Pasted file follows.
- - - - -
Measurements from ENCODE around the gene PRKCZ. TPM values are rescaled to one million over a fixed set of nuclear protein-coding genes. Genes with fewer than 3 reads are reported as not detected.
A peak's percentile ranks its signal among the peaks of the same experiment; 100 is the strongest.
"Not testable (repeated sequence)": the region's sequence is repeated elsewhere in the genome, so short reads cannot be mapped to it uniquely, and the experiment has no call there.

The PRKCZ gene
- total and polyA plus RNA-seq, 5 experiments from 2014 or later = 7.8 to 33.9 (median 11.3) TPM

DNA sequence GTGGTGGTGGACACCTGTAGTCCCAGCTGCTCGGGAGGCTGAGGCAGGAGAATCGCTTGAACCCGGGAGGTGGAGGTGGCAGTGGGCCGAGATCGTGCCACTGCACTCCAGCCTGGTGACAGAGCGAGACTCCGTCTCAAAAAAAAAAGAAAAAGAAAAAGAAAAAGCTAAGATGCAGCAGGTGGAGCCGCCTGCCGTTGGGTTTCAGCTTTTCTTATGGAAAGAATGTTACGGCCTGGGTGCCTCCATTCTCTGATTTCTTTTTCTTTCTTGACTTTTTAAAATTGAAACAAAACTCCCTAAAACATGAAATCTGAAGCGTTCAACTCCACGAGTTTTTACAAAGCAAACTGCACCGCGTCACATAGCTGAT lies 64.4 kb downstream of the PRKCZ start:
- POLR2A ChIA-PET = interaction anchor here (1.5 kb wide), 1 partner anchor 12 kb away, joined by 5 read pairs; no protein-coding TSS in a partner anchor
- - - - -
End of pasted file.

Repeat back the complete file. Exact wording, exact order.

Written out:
Measurements from ENCODE around the gene PRKCZ. TPM values are rescaled to one million over a fixed set of nuclear protein-coding genes. Genes with fewer than 3 reads are reported as not detected.
A peak's percentile ranks its signal among the peaks of the same experiment; 100 is the strongest.
"Not testable (repeated sequence)": the region's sequence is repeated elsewhere in the genome, so short reads cannot be mapped to it uniquely, and the experiment has no call there.

The PRKCZ gene
- total and polyA plus RNA-seq, 5 experiments from 2014 or later = 7.8 to 33.9 (median 11.3) TPM

DNA sequence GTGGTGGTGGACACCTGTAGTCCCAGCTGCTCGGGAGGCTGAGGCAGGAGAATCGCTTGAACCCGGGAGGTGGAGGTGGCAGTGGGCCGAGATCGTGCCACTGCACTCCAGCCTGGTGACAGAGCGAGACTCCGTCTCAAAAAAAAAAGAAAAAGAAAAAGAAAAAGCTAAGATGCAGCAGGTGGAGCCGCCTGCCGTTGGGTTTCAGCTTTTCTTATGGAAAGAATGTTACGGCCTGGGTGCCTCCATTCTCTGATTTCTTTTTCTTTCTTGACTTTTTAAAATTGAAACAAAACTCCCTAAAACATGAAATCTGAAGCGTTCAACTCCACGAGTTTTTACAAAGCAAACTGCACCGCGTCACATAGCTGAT lies 64.4 kb downstream of the PRKCZ start:
- POLR2A ChIA-PET = interaction anchor here (1.5 kb wide), 1 partner anchor 12 kb away, joined by 5 read pairs; no protein-coding TSS in a partner anchor